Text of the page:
The franchise with the most titles. The best player of this generation. The reigning champions. The probable MVP.
The NBA has its Final Four.
It certainly does not disappoint.
Boston’s win over Philadelphia on Wednesday night brought down the curtain on the postseason’s second round — one that wasn’t exactly loaded with drama, since it was the first time since 2002 that none of the NBA’s four conference semifinal series went past five games. Cleveland swept Toronto, while Houston, Golden State and the Celtics all prevailed by 4-1 counts.
Everyone gets to catch their collective breaths for a few days, with the league going dark until the weekend. Cleveland and Boston don’t tip off the Eastern Conference finals until Sunday, and the Warriors and Rockets start their West title series on Monday. And yes, the Cavaliers and Warriors are four wins away from a fourth consecutive meeting in the NBA Finals.
A few things to know going into the conference finals:
LEBRON, OF COURSE
Any list of anything this time of year basically has to start with LeBron James, still generally considered the best player on the planet even at 33 years old and in his 15th NBA season.
Cleveland’s star is trying to reach the NBA Finals for the eighth consecutive season — something only four other players have done, and they were all Boston Celtics. Bill Russell went to 10 straight title series, Sam Jones and Tom Heinsohn went to nine, and Frank Ramsey went to eight.
James is already the NBA’s all-time playoff leader in points, steals and minutes played. He’s fifth in playoff wins with 152, behind only Derek Fisher (161), Tim Duncan (157), Robert Horry (155) and Kareem Abdul-Jabbar (154).
This is the eighth time Cleveland and Boston have met in the postseason. Boston has won four of the previous seven meetings, but Cleveland has won the last two — including the East finals last season.
This is only the third Golden State-Houston playoff meeting, and all have come in the last four seasons. The Warriors are 2-0 in the series, winning both times in five games — the 2015 West finals and a first-round matchup in 2016.
Golden State is trying to reach the NBA Finals for the 10th time, a mark that two other franchises have reached. The Los Angeles Lakers have made The Finals on 31 occasions (winning 16 titles), and the Celtics have gone 21 times (winning a league-high 17 titles).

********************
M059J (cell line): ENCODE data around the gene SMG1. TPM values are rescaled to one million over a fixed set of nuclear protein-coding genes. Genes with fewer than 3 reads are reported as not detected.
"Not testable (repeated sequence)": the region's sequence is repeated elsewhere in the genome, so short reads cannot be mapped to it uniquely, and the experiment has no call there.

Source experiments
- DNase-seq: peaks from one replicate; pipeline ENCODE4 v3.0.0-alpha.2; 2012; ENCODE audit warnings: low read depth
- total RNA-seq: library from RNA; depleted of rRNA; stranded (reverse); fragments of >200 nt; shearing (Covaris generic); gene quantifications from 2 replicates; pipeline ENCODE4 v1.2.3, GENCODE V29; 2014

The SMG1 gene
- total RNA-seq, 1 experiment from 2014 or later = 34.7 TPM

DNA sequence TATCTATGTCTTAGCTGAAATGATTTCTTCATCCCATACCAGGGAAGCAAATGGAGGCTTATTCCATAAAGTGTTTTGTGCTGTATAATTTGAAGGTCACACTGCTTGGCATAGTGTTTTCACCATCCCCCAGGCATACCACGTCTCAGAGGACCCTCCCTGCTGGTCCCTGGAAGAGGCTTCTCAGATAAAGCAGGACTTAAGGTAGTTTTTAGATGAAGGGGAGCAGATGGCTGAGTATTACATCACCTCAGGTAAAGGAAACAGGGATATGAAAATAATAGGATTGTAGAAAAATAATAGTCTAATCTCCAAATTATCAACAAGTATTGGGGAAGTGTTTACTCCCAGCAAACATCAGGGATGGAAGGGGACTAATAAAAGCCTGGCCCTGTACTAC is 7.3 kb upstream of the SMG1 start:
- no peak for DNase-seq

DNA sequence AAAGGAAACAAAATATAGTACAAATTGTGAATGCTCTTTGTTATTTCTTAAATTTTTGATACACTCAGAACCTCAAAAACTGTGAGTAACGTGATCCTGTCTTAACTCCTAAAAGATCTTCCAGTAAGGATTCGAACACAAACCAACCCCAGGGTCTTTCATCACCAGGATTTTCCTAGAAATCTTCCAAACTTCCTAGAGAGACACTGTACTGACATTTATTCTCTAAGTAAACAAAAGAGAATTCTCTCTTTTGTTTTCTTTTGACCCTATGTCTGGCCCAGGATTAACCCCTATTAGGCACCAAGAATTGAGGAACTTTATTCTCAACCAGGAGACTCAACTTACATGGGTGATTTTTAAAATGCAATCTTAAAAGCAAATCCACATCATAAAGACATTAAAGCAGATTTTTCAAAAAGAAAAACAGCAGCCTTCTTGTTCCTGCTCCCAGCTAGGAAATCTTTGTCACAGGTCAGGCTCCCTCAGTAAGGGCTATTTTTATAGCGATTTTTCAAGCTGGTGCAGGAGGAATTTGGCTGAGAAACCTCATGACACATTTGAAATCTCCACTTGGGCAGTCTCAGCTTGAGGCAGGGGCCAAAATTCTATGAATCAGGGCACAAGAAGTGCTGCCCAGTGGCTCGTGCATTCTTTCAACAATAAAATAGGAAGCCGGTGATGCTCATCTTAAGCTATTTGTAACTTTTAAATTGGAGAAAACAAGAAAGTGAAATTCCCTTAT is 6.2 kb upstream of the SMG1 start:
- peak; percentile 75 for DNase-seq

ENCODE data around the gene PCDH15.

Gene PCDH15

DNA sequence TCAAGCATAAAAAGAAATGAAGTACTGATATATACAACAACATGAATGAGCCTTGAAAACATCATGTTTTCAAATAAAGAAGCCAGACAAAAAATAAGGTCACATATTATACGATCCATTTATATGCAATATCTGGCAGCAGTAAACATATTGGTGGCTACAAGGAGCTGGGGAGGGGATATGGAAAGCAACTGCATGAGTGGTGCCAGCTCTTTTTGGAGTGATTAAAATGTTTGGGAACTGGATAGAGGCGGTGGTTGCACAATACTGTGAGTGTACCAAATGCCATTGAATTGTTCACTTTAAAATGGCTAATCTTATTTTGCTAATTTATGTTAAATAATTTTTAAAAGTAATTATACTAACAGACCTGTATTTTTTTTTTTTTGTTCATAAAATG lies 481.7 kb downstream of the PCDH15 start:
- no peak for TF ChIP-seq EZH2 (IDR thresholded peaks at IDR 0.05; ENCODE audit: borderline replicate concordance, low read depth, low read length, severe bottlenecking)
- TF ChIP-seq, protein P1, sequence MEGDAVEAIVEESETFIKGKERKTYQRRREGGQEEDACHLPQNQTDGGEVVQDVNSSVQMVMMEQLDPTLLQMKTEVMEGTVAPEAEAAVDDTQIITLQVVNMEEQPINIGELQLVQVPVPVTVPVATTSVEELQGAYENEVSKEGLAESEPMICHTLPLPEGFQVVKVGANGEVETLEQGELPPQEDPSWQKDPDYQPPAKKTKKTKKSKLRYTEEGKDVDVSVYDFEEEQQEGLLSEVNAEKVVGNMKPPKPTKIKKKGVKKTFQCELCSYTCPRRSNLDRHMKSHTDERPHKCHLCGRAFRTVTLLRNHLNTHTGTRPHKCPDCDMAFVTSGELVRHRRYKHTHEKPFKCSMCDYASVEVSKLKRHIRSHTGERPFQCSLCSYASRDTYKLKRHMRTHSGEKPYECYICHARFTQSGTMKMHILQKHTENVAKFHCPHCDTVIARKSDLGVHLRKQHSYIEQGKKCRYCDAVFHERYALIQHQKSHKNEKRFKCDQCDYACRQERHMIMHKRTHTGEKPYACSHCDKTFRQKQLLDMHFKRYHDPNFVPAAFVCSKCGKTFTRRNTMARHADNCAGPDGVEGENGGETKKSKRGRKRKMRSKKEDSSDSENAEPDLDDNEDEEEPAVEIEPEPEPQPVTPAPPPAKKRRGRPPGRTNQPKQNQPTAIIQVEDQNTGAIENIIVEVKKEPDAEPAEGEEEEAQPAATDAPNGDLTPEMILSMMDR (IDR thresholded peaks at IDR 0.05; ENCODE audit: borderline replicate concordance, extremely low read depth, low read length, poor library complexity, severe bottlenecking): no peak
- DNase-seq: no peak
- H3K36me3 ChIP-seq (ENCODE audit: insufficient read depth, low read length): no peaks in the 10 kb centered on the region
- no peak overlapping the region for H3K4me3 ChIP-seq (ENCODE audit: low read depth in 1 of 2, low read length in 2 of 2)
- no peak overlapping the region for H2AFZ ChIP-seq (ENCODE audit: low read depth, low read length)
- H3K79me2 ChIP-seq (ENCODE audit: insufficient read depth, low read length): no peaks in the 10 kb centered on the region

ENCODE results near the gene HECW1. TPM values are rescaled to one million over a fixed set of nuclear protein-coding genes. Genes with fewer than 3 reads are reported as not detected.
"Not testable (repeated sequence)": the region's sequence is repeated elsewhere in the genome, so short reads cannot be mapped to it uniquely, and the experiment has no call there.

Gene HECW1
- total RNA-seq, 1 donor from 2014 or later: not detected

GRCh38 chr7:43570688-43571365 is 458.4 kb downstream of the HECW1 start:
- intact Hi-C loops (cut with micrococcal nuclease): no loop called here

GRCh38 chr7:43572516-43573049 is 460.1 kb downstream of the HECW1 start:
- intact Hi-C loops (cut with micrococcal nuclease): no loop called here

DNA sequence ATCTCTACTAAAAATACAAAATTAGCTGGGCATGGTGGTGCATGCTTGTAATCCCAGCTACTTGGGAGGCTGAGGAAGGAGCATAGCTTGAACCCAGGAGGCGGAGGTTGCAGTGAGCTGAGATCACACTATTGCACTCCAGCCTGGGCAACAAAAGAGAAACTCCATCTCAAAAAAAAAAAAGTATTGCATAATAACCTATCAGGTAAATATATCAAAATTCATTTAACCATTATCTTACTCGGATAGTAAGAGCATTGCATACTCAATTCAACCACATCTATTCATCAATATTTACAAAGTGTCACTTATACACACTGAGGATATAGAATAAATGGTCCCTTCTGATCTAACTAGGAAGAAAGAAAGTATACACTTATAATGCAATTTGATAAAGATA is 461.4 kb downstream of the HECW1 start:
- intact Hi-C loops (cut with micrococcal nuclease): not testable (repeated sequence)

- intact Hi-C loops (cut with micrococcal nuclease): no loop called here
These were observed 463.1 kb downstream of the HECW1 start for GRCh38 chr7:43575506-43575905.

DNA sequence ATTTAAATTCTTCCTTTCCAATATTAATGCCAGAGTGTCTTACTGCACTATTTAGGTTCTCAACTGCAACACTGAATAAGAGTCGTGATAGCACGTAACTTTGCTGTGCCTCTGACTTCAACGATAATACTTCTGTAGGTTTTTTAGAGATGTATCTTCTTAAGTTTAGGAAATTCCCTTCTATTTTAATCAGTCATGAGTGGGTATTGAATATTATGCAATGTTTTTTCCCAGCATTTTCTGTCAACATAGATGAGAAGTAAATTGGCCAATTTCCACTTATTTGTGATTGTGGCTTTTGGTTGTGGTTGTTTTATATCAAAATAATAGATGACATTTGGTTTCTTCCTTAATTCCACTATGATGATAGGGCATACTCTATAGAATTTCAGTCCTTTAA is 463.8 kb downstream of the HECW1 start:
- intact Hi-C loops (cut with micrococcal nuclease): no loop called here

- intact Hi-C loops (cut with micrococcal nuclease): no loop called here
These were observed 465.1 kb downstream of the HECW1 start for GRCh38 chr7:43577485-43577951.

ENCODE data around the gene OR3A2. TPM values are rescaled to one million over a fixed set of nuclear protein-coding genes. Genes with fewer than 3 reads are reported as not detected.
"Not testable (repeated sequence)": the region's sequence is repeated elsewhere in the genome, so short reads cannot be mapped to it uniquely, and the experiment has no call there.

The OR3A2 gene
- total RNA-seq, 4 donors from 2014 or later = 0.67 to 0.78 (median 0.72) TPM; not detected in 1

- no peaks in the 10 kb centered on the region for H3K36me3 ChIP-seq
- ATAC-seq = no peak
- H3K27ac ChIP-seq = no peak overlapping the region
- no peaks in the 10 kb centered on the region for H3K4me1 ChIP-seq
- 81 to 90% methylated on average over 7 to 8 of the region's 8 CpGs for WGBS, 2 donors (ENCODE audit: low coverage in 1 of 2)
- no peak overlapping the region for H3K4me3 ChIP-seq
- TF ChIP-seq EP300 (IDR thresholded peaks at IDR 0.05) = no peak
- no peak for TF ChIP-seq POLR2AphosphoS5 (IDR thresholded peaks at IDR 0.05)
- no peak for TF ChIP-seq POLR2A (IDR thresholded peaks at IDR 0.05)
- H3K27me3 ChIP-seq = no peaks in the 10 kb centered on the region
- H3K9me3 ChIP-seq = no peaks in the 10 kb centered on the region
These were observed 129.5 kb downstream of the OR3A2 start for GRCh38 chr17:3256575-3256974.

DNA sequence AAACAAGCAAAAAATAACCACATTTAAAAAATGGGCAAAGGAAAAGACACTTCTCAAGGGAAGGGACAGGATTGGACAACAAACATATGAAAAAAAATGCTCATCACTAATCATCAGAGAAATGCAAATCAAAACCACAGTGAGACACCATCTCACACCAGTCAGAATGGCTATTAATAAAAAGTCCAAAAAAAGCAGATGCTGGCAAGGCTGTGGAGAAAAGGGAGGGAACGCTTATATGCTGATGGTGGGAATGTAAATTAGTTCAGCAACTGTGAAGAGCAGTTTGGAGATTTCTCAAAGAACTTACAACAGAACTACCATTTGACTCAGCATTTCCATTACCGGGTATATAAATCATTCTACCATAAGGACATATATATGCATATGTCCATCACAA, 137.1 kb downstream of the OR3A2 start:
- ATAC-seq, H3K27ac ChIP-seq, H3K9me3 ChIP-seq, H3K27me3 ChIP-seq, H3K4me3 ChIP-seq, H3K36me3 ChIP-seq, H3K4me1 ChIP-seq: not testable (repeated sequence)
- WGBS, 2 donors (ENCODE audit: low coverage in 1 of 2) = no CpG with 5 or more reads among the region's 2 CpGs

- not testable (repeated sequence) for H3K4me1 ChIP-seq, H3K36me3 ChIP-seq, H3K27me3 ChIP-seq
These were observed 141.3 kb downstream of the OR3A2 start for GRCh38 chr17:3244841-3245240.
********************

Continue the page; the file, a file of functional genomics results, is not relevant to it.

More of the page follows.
If the Warriors successfully defend their NBA title and go back-to-back, it’ll be the franchise’s sixth time as the last team standing — and would tie Chicago for the third-most championships in league history, behind the Celtics and Lakers.
Houston’s James Harden seems like the probable winner of the NBA’s MVP award this season, with the only other realistic candidate for top honors probably LeBron James.
They won’t know who won until June 25 — after the season.
Regardless, they could wind up adding to a recent trend.
The league MVP has played in the NBA Finals in four of the last six seasons — James and the Miami Heat won titles in 2012 and 2013, Stephen Curry and the Warriors won in 2015 and lost to Cleveland in 2016.
MATTER OF TIME
Ray Allen is still the league’s all-time leader in playoff 3-pointers made, with 385.
LeBron James and Stephen Curry are coming his way.
James is No. 2 on the all-time list with 346 playoff 3-pointers. Curry is No. 3 with 329 — in only 79 playoff games. Allen played in 171, and James has played in 228.
WELL DONE, SCHEDULE MAKERS
Here’s how the NBA season began, back on Oct. 17: Boston at Cleveland, and Houston at Golden State.
Almost seven months later, the conference finals begin with Cleveland at Boston, Golden State at Houston.
WIN GAME 1
Winning Game 1 of any NBA playoff series is important; under this format that the league has been using since 1984, teams that take 1-0 series leads ultimately win those matchups about 80 percent of the time.
That’s even more pronounced in this round.
Of the 68 teams that have taken 1-0 series leads in the conference finals, 57 have gone on to make the NBA Finals. But four times in the last seven years, a team has dropped Game 1 in this round and made The Finals anyway.
MORE DAYS OFF?
The NBA Finals start May 31.
That means there could be a lot of days without basketball before then.
If both series end in sweeps — unlikely, of course, but possible — the Boston-Cleveland winner would have 10 days off before The Finals and the Houston-Golden State winner would have nine.
Starting Thursday, there will be no games five times in a nine-day span. There’s no games until Sunday, and there’s no games in either series on May 17 and 18. Those needing a basketball fix on those last two days, fret not — there will be NBA Combine activities going on in Chicago on those two days.
The NBA’s playoff pool for this season is $20 million, and here’s a look at how much the four remaining teams have made so far in this postseason — along with a look at what they could get.
Rockets: $2,322,122. Would finish with $4,669,069 if they lose the NBA Finals, $5,864,018 if they win the title.
Celtics and Warriors: $1,646,226 each so far. They’d get $3,993,173 if they reach The Finals and lose, $5,188,122 if they win the championship.
Cavaliers: $1,478,543. Would finish with $3,825,490 if they lose the NBA Finals, $5,020,439 if they win the title.
Teams use the playoff pool largely for bonuses for players and staff after the season. The 12 playoff teams that have already been eliminated will be getting checks adding up to about $7 million from the league.
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